By Jane Austen
By Jane Austen
G. K. Hall Large Print and Chivers Press
Genre: English Literature
Reviewed by Anna Dogole - January 27, 2003
Anne Elliot, at twenty-seven, was the oldest heroine to grace a novel by Jane Austen. Not surprisingly, Persuasion has a more mature overtone than her other works, although the heroine just as 'silly' as the heroines in her other books. Anne was engaged to be married to Frederick Wentworth, a young naval officer. However she allowed a close friend to convince her that Wentworth was not good enough, nor rich enough for her. So she broke off the engagement.
Years pass, during which time Anne's family falls on hard times. Against her will, Anne is becoming resigned to being a spinster for the rest of her life. Suddenly her life is upended when Wentworth returns home, wealthy and as handsome as ever.
After breaking off the engagement, Anne had been despondent, but those feelings faded. It is only after Wentworth returns that she realizes that she still loves him. But what chance is there now of him wanting her? By breaking the engagement she has wounded him deeply, and shamed him before his friends and family. Has he forgiven her? Even if he has, it has been eight years, and for all Anne knows he could already be married! To make the situation more ironic, Anne turned Wentworth down because he was poor and was not her social equal. Now their roles are reversed, he has risen up the social ladder while she has fallen.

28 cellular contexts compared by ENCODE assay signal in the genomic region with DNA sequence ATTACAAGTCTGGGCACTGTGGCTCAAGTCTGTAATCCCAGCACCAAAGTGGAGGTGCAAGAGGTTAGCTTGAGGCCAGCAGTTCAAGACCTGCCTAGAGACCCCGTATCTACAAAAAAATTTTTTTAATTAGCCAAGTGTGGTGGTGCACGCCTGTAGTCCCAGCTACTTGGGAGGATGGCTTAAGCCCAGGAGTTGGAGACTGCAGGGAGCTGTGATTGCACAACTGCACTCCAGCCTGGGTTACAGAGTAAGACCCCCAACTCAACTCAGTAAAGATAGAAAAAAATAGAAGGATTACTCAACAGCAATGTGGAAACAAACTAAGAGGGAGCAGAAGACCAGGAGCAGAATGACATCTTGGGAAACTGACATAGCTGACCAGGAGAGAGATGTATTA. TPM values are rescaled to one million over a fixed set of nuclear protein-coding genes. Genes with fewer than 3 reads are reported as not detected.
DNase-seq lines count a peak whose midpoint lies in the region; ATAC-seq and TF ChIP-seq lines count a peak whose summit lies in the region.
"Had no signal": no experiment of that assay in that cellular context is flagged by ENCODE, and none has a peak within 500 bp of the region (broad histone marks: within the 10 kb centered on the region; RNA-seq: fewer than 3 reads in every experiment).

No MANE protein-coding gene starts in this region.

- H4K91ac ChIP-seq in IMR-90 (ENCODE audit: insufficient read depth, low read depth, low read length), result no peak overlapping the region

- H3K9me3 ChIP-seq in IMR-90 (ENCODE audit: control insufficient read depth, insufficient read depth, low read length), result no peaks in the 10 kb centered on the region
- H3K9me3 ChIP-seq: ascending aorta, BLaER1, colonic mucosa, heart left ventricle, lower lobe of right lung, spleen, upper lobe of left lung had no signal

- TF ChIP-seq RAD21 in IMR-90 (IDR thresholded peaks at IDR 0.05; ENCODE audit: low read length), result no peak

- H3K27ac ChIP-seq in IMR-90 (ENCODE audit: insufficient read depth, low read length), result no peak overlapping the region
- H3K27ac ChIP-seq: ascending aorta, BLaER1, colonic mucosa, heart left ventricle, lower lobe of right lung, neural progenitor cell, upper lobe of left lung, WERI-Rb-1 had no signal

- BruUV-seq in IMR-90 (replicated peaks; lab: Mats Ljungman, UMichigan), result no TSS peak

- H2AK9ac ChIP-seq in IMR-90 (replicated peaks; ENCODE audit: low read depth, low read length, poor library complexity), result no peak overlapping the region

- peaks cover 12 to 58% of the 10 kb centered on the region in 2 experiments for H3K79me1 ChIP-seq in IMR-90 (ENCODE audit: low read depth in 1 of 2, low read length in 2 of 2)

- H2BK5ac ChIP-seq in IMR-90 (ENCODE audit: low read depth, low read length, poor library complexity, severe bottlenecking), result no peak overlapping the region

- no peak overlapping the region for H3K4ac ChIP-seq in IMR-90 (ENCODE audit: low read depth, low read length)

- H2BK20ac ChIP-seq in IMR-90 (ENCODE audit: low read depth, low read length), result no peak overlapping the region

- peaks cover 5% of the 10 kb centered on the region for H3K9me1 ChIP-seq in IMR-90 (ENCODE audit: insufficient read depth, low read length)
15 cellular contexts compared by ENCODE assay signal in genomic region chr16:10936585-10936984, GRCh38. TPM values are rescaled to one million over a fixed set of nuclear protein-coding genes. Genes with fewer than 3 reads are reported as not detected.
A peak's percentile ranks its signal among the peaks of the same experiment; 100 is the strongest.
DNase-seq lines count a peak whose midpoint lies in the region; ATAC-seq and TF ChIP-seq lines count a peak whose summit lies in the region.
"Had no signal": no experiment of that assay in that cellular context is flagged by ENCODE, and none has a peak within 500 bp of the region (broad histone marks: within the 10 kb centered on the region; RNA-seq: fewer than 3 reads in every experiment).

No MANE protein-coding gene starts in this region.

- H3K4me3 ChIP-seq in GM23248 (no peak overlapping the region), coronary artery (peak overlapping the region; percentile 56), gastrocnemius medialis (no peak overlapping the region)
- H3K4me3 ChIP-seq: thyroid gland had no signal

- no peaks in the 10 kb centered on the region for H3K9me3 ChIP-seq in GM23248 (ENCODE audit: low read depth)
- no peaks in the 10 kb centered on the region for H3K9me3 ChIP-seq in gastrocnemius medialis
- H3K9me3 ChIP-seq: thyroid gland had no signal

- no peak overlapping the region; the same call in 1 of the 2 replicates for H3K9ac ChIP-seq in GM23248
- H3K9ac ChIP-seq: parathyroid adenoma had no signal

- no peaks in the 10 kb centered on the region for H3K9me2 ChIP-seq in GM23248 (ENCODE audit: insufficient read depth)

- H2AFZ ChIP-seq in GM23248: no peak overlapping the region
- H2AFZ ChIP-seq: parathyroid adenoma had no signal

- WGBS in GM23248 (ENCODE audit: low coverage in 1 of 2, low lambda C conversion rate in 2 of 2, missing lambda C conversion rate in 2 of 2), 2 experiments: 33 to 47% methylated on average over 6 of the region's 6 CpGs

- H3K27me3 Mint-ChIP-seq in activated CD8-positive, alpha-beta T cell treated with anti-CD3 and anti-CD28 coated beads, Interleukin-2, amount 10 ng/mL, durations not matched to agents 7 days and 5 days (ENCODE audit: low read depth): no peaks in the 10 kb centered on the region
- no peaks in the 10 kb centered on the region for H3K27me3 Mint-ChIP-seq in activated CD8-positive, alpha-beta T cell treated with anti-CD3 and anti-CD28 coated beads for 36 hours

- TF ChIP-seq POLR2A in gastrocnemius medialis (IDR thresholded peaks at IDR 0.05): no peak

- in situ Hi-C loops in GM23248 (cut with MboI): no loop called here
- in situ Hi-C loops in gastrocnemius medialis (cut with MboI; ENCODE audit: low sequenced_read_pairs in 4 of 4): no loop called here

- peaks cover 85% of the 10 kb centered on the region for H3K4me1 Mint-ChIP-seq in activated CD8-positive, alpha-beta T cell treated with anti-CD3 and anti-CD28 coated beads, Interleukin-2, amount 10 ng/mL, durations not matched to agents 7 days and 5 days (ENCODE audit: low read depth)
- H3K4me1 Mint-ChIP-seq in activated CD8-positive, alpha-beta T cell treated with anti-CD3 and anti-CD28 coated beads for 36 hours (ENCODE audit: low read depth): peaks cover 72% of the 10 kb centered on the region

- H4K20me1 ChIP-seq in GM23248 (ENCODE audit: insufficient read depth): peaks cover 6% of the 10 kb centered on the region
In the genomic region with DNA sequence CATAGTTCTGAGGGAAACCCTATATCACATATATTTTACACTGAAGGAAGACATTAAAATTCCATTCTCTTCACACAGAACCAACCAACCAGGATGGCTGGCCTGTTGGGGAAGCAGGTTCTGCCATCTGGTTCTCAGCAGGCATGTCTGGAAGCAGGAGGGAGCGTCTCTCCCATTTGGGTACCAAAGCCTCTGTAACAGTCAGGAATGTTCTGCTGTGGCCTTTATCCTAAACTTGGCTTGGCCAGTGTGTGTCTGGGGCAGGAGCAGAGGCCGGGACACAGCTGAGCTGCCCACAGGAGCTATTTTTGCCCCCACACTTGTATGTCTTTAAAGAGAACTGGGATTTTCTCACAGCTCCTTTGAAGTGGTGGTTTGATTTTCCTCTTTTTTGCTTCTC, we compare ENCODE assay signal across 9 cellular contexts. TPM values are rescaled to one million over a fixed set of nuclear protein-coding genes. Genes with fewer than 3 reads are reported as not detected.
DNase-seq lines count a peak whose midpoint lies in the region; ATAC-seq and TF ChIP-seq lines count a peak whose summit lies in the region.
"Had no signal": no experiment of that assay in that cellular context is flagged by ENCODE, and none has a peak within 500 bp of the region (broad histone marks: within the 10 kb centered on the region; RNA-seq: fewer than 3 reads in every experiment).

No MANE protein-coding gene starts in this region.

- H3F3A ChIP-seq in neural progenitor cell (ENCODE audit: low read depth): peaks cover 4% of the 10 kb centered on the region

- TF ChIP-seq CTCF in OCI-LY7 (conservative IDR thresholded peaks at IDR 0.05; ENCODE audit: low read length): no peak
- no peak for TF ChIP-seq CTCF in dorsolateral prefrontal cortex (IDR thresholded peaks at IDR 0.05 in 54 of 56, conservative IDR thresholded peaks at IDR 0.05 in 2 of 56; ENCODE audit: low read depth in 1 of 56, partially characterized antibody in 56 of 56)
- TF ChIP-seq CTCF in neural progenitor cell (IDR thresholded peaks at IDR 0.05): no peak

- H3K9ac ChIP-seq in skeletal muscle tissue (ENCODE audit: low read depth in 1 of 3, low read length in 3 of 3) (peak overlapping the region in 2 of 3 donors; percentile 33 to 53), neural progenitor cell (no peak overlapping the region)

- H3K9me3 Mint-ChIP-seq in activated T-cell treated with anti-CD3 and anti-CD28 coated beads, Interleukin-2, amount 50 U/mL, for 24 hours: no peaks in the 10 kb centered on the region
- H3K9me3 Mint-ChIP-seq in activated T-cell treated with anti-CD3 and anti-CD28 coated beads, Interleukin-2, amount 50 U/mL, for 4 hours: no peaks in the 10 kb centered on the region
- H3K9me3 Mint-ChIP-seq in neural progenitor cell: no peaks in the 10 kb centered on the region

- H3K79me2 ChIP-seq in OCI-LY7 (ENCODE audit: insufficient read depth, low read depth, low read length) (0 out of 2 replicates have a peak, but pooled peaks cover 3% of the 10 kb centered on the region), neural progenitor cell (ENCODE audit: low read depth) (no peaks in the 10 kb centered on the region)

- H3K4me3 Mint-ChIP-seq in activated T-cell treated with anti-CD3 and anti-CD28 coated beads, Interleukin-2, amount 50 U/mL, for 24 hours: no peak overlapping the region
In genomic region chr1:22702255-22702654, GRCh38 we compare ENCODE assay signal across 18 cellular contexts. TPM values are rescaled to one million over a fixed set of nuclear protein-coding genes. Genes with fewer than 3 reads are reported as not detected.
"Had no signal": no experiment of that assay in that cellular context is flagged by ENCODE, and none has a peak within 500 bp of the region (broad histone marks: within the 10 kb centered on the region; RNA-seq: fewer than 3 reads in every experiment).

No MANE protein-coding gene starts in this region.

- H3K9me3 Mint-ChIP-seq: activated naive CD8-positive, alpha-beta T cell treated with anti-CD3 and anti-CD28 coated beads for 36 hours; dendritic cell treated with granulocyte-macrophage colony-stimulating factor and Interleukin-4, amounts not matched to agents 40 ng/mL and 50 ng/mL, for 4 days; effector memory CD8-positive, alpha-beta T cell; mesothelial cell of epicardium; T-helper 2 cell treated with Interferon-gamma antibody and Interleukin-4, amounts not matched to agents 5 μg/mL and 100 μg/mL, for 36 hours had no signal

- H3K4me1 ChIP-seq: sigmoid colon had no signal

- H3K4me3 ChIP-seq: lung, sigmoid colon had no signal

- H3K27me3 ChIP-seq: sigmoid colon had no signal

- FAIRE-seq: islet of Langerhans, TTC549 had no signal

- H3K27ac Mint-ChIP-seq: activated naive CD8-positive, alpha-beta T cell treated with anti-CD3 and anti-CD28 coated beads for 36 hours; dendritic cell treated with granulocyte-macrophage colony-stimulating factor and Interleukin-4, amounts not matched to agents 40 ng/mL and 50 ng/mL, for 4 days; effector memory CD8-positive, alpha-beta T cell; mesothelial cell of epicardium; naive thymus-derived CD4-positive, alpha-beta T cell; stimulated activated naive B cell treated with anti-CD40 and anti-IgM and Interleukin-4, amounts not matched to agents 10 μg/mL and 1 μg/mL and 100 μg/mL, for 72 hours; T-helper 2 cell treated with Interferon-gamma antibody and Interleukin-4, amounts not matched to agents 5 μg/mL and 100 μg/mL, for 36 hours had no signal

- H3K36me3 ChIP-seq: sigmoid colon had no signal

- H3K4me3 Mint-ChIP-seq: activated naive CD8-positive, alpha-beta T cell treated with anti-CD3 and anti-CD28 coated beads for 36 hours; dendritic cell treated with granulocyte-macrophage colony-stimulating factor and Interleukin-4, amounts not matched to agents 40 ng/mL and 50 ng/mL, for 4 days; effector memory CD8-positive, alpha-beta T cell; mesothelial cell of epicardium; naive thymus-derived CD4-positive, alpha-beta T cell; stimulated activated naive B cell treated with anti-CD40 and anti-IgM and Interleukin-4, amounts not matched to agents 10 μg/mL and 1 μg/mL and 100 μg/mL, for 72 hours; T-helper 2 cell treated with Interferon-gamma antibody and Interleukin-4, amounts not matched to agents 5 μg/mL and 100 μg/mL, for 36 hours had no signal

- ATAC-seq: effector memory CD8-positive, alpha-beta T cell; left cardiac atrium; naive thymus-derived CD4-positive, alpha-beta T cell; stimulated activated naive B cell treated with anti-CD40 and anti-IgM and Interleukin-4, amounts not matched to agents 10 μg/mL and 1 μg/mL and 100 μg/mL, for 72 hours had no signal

This book was first published in 1818, and to many modern readers the story might seem a bit tedious - there are no fast paced action scenes, romantic interludes, or hair-raising adventures. Rather it is a leisurely journey that gives the reader an intimate look into the lives of Anne and Wentworth. By extension, the reader also gets a look at the everyday lives of the English gentry during the early years of the 1800's. Throughout you will be questioning whether Anne and Wentworth will ever come to realize that they are both in love with each other. This is a fact that they could both have easily discovered, if they had only put their pride aside and simply and honestly talked to each other. However, if they had, there would have been no point in Austen writing this engaging story.
Published posthumously in 1818, Persuasion is the last complete novel that Jane Austen wrote. Her 'last' novel The Watsons was never completed, although it too was published after her death. Austen (1775-1817) was the daughter of a country parson, and like her characters, she often made the pilgrimage to the city of Bath. After her father's retirement, Austen and her family settled in Bath for a short time. Unlike her heroines, Austen never married.
Austen's writing is eloquent and offers a unique glimpse at the genteel side of country life. Her writing is biased, however, in that she ignores the poverty and the civil unrest that was rife in England during her lifetime. Nonetheless, her books give readers a fascinating glimpse at a bygone age.
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- Mansfield Park, by Jane Austen.
This is a Regency era comedy that dwells upon the matchmaking machinations of an upper-crust English family, and which features the rags-to-riches story of Fanny Price, a kind hearted and unpretentious young woman who is taken from her impoverished home to live with wealthy relatives. (Large Print)
- Pride and Prejudice, by Jane Austen.
This is an amusing tale about the five Bennet sisters, and their mother's unrelenting drive to get them rich husbands. (Large Print)
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